Or we could just not have any information of any sort among our personal artifacts. Don't even subscribe to anything that might contain information. (Writers usually suggested a few periodicals that should be information-free, such as People, Sports Illustrated, US News & World Report, etc. Nowadays, they'd probably list CNN and Fox News. ;-)

Unfortunately, I've forgotten the names of those researchers. It might be fun to find the reports and read them again. Google doesn't seem to know about them (or I just didn't guess the right keywords). Does anyone here remember that news story? Do you know how to find it again?

Comment Re:What a clusterfuck (Score 1) 676

Sounds precisely why official govt. correspondence shouldn't be handled on one's own personal email server.

Right; that's exactly why I have my email from the Social Security and Medicare folks sent to my gmail account. I'd rather have it sent to the mail server on my home machine, but we're all seeing why this might be a very bad idea. So gmail it is. ;-)

Comment Re:What a clusterfuck (Score 0) 676

Idiot. The emails were "unmarked." That means not stamped with a classification. More, they reached her on an unclassified network. Clinton had every reason to believe they contained no classified information. Indeed, the claim that they do contain classified information remains unsubstantiated.

It's perhaps worth pointing out that your email and mine could as easily contain "top secret" information. How could we know, if we don't have a security clearance?

It's similar to a problem I've heard several groups of musicians discuss: If we know a tune but don't know who might have composed or published it, how can we discover if it's covered by copyright? As far as we know, the only way would be to purchase a copy of every piece of music ever published, and scan them all before performing the "work". There are some practical problems with doing this in our lifetime ....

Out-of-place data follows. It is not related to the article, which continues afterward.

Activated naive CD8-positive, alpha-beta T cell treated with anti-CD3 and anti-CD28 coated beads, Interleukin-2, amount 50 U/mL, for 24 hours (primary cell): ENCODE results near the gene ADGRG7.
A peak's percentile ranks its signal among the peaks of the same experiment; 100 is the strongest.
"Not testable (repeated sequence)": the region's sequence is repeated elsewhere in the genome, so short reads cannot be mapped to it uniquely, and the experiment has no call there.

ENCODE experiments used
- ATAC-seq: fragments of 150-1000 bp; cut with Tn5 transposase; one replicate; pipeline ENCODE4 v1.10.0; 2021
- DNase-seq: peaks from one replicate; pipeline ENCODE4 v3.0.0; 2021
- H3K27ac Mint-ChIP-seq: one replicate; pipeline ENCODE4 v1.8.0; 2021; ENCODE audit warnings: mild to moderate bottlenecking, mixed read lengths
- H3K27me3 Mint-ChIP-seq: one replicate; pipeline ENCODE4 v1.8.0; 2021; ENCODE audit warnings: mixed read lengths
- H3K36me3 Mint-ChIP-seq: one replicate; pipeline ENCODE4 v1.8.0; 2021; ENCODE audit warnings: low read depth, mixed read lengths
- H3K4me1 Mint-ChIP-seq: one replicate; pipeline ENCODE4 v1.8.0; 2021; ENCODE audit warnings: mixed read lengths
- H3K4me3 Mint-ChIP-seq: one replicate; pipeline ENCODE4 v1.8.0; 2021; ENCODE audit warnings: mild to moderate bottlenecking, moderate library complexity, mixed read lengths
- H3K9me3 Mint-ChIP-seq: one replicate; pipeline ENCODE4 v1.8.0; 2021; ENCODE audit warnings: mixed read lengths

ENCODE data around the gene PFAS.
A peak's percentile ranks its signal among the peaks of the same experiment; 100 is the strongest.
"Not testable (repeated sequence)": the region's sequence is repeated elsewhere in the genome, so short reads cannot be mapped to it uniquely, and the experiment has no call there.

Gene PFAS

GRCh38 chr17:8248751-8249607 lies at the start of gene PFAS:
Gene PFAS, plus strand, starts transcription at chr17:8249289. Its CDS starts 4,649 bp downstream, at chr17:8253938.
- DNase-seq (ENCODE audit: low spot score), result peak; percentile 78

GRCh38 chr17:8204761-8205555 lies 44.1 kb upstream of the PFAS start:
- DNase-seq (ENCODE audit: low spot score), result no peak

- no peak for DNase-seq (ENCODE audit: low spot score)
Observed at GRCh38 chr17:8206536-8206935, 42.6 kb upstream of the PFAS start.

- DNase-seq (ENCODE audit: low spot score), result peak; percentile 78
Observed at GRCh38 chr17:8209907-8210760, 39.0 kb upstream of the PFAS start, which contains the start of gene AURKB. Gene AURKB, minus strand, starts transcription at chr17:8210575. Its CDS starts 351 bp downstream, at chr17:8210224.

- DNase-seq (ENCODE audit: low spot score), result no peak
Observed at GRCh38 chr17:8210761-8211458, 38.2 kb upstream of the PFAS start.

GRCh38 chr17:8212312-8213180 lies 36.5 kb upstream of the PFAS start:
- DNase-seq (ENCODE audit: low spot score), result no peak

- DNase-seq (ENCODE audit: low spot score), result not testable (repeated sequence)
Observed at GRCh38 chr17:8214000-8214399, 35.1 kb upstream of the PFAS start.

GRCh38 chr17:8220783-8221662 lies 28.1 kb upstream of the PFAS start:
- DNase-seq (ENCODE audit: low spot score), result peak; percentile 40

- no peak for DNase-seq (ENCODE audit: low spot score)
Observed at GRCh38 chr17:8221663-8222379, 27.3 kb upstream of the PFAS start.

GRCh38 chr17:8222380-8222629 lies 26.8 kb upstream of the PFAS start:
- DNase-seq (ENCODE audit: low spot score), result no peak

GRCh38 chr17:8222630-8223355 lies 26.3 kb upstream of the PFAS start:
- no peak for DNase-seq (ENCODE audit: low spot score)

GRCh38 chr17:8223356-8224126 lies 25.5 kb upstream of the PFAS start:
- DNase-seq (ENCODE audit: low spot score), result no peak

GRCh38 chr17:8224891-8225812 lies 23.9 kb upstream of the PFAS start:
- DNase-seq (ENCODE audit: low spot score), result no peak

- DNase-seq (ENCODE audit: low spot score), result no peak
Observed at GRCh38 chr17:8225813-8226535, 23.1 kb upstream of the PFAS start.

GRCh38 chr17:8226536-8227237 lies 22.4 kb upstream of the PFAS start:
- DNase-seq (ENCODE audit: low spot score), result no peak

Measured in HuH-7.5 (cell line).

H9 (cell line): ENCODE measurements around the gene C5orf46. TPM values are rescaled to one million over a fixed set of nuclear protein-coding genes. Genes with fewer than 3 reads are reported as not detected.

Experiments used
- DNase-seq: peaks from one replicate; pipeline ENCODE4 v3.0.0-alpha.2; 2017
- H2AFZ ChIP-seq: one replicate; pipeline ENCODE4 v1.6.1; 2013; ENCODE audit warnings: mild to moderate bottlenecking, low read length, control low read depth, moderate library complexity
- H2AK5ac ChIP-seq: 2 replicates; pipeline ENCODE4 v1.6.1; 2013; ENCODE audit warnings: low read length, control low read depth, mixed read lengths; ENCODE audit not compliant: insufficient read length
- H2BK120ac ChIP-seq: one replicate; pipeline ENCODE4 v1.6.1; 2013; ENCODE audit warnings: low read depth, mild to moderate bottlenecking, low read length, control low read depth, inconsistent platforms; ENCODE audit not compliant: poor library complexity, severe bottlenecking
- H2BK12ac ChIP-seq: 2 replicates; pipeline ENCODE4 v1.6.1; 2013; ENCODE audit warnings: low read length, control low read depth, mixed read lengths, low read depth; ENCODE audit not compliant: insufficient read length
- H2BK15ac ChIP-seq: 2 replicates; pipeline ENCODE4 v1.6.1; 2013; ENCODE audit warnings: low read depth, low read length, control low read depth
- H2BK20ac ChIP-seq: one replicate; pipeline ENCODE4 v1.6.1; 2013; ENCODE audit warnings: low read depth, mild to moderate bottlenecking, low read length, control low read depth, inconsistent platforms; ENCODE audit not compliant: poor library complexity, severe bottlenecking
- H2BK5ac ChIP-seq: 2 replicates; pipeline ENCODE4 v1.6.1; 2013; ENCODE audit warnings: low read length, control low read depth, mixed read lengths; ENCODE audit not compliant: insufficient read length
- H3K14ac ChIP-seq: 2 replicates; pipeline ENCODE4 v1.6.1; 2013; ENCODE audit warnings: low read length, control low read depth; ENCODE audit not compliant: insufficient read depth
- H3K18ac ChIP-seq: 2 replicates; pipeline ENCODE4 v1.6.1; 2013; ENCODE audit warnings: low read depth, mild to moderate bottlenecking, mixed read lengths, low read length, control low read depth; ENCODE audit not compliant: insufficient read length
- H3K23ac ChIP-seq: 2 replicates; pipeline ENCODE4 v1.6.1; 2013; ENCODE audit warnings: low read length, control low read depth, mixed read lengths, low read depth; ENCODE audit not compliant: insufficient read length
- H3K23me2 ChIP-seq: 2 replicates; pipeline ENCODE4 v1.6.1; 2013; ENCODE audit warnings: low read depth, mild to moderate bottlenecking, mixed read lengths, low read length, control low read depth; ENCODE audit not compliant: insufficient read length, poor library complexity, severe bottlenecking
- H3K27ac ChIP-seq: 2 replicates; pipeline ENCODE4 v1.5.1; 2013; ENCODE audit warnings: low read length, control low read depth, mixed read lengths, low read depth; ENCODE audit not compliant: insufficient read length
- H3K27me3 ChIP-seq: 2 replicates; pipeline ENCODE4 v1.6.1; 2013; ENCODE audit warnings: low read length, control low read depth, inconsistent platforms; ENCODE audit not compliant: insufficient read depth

There are also some practical problems with asking (all the world's) security bureaus, for every document on our computer, whether there's anything in it that's "classified". But if we don't, we could find ourselves charged with a criminal security offense. Actually, without a security clearance, few security bureaus in any country will even tell us if our text contains security secrets. They'll just arrest us and charge us with a criminal security offense.

Comment Re: Mickey Mouse copyirght extenstions... (Score 1) 183

Walt Disney isn't creating any new art since he died.

So? There are many descendents of people who owned real estate, farms, businesses, hotels and restaurants that are enjoying the fruits of their parents' hard work and investments. How about forcing these descendents to donate their parents' assets to the public domain, just like copyrighted works?